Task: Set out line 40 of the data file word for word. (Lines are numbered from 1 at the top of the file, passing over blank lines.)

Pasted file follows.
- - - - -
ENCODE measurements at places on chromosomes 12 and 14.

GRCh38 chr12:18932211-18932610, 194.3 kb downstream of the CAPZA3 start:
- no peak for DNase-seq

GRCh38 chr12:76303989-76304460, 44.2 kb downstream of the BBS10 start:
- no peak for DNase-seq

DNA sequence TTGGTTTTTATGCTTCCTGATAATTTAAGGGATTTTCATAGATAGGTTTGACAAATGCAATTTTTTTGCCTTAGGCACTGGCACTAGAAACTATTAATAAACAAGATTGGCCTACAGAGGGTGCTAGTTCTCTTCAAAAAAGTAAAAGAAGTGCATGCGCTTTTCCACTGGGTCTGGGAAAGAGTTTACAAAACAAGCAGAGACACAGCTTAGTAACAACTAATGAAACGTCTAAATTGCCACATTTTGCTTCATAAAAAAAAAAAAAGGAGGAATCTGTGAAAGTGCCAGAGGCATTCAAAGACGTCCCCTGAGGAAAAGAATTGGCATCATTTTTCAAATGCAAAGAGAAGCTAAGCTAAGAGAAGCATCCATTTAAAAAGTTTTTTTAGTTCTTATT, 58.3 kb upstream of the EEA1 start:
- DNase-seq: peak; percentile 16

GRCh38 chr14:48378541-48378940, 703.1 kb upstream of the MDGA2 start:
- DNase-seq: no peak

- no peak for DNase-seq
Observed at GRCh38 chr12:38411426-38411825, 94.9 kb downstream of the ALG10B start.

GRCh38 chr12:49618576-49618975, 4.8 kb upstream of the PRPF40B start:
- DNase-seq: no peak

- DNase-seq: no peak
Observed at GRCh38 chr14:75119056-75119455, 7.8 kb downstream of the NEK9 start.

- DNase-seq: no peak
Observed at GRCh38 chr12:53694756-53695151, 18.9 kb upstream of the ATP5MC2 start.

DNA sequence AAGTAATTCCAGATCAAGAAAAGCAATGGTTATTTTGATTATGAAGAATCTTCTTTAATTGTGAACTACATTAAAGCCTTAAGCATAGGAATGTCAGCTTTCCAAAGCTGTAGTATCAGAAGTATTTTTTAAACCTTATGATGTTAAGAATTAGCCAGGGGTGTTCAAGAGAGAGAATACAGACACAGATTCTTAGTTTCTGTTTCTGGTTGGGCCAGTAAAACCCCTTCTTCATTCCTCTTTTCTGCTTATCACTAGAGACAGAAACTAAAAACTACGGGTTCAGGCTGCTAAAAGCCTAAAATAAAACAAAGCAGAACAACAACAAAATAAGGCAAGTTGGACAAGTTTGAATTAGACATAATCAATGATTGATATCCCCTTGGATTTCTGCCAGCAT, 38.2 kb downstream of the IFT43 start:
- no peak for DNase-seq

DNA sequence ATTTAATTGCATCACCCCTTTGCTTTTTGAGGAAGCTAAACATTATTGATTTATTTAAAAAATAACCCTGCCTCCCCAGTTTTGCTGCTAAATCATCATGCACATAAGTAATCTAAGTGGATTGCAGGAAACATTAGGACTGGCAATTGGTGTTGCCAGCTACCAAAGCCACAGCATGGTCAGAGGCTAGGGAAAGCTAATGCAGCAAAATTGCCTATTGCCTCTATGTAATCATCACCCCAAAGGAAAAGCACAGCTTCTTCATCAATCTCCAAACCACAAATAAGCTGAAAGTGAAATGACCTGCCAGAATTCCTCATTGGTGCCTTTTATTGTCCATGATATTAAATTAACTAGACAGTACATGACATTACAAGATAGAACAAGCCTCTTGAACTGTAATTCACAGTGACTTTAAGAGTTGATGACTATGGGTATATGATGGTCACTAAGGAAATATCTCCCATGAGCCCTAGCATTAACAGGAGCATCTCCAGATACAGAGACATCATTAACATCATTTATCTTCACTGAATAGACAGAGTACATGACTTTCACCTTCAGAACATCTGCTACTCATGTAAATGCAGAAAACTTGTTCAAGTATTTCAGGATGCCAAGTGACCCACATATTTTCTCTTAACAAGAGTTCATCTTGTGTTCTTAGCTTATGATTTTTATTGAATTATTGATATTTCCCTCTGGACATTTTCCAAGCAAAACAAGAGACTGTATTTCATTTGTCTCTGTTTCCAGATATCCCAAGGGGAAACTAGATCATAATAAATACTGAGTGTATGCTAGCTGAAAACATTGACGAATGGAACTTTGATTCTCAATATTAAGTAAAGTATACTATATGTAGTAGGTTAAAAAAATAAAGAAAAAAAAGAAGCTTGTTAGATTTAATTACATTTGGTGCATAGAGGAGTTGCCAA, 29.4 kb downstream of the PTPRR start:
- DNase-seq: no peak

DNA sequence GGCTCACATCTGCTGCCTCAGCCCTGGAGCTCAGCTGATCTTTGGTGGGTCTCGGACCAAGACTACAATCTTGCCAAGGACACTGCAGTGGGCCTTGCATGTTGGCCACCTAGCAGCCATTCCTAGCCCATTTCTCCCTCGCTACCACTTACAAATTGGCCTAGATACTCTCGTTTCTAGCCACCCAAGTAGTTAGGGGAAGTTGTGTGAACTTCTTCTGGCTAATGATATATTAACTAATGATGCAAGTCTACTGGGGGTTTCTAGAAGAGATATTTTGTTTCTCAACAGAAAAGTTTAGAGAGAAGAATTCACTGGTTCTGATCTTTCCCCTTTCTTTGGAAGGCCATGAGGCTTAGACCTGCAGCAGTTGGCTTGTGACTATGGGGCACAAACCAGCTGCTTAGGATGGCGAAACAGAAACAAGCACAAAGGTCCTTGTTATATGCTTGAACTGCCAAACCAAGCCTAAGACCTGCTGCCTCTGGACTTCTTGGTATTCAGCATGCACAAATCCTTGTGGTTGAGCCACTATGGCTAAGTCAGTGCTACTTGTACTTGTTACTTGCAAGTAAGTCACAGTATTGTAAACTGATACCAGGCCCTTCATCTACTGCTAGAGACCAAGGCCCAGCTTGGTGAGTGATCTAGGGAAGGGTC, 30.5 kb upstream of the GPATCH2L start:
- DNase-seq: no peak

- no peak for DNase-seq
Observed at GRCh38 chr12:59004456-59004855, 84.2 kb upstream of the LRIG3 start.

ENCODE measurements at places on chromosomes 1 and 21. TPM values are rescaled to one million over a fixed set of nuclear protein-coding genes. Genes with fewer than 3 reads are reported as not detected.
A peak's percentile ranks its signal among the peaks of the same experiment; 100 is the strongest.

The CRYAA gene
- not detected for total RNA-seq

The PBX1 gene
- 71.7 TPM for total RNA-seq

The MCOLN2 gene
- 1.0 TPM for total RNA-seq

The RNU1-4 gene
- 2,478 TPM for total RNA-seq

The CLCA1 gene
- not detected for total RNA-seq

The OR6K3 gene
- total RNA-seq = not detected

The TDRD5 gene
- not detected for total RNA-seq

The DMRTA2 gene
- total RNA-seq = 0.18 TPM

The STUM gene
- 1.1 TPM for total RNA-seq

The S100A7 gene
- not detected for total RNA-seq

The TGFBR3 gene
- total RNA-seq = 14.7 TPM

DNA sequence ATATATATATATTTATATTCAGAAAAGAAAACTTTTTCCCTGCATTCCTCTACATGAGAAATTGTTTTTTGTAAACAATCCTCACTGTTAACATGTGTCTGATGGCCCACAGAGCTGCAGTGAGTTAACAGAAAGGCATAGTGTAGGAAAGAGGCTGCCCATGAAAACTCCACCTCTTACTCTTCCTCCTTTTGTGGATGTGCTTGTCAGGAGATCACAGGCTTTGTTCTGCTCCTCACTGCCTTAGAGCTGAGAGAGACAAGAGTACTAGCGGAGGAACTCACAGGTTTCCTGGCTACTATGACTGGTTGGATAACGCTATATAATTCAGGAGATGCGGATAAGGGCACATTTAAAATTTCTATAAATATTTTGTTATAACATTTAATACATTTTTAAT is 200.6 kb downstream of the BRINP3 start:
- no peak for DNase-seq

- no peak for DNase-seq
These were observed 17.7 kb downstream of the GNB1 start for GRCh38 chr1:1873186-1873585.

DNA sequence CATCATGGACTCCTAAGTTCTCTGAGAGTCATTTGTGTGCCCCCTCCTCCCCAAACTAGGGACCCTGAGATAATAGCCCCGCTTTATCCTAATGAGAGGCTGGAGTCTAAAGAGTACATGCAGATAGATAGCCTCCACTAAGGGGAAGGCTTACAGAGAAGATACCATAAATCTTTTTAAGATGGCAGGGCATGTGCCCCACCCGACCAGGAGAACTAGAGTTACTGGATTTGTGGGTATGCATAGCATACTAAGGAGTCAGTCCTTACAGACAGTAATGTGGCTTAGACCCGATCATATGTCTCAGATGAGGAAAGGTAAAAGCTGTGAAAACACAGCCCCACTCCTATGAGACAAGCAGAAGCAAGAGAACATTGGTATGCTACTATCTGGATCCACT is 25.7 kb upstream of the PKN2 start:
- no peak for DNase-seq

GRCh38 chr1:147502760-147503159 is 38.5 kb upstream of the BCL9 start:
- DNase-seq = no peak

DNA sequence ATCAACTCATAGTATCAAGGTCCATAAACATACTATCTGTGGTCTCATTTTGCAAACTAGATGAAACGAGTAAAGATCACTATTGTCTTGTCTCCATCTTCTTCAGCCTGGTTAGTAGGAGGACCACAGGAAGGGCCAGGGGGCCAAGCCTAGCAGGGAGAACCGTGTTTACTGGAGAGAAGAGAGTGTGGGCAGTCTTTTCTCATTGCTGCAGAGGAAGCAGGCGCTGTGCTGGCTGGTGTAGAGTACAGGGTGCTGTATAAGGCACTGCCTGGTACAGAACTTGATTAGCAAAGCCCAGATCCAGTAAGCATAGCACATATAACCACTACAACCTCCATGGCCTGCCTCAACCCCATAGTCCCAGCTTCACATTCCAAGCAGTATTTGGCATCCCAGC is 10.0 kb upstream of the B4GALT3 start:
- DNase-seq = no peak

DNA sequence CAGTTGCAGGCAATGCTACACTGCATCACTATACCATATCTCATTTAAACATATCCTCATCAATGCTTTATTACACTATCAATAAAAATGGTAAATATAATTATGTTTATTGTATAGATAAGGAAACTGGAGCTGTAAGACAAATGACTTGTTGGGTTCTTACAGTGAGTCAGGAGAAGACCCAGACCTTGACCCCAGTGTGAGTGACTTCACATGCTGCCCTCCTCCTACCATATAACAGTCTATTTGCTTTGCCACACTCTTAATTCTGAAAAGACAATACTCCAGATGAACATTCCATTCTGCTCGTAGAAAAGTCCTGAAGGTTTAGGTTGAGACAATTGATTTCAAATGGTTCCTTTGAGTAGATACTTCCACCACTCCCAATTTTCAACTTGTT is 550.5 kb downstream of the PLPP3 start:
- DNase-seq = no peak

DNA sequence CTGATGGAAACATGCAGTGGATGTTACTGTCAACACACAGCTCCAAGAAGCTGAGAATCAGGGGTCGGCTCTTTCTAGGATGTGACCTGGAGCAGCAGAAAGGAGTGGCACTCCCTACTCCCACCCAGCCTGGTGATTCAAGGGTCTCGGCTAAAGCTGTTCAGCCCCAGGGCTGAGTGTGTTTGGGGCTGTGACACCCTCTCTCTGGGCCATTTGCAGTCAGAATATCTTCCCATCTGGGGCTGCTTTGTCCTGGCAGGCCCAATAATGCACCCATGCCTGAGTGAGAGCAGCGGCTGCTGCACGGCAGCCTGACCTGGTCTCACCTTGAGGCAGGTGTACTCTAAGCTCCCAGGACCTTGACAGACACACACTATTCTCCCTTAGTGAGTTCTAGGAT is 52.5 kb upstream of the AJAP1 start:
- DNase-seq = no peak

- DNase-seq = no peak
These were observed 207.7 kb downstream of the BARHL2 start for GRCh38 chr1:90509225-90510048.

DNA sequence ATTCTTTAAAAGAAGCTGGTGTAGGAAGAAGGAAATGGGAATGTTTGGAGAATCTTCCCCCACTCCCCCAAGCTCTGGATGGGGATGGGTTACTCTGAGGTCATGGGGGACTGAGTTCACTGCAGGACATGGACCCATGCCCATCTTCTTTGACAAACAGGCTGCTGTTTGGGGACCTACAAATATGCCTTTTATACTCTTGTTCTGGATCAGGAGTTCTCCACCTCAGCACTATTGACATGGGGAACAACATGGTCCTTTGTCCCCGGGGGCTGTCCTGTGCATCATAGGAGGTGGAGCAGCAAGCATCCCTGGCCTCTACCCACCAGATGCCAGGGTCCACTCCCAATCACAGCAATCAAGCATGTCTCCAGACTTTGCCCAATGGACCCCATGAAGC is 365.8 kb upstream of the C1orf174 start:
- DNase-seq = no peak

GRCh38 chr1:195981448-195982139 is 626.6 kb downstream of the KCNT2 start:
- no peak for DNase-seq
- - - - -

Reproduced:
The TDRD5 gene